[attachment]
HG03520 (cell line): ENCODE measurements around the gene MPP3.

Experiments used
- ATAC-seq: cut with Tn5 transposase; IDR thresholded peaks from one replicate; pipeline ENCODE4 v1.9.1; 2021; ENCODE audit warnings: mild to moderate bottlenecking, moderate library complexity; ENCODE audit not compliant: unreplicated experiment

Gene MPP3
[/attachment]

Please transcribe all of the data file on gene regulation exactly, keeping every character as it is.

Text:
HG03520 (cell line): ENCODE measurements around the gene MPP3.

Experiments used
- ATAC-seq: cut with Tn5 transposase; IDR thresholded peaks from one replicate; pipeline ENCODE4 v1.9.1; 2021; ENCODE audit warnings: mild to moderate bottlenecking, moderate library complexity; ENCODE audit not compliant: unreplicated experiment

Gene MPP3